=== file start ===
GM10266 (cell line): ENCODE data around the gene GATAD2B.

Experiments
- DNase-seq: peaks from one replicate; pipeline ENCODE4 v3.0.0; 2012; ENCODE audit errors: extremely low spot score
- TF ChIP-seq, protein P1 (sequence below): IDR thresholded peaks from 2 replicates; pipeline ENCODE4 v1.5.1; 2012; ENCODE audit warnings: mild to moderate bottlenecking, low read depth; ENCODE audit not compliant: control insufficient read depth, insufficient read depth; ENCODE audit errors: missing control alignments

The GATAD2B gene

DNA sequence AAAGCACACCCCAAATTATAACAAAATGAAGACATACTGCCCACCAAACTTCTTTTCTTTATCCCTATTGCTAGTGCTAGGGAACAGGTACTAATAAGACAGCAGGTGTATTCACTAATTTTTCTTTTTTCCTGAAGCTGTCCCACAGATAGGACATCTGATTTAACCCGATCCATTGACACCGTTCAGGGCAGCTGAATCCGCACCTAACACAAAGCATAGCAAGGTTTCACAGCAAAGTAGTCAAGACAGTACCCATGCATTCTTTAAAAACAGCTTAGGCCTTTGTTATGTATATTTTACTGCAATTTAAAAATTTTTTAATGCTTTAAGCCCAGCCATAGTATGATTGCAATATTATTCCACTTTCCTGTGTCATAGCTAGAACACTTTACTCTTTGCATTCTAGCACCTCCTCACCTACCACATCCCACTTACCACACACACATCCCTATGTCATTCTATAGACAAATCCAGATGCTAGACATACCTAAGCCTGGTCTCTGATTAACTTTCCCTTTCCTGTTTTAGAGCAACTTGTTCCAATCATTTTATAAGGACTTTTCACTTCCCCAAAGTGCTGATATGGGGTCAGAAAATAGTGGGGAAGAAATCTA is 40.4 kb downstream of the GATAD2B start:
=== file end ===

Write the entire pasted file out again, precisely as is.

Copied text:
GM10266 (cell line): ENCODE data around the gene GATAD2B.

Experiments
- DNase-seq: peaks from one replicate; pipeline ENCODE4 v3.0.0; 2012; ENCODE audit errors: extremely low spot score
- TF ChIP-seq, protein P1 (sequence below): IDR thresholded peaks from 2 replicates; pipeline ENCODE4 v1.5.1; 2012; ENCODE audit warnings: mild to moderate bottlenecking, low read depth; ENCODE audit not compliant: control insufficient read depth, insufficient read depth; ENCODE audit errors: missing control alignments

The GATAD2B gene

DNA sequence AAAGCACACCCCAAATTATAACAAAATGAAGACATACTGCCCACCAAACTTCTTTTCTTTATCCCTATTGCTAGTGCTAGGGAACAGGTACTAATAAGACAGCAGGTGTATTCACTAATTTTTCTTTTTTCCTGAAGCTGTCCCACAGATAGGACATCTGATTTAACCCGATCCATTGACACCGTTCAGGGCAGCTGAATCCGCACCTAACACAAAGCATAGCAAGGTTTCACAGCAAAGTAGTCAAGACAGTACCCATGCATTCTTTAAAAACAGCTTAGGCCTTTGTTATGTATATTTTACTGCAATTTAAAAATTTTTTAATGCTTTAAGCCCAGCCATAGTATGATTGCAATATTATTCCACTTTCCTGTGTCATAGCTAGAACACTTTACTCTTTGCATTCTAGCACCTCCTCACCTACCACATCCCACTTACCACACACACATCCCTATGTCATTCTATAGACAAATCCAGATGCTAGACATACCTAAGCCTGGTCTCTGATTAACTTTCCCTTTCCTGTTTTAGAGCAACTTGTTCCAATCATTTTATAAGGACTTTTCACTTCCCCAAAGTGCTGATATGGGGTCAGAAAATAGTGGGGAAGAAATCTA is 40.4 kb downstream of the GATAD2B start: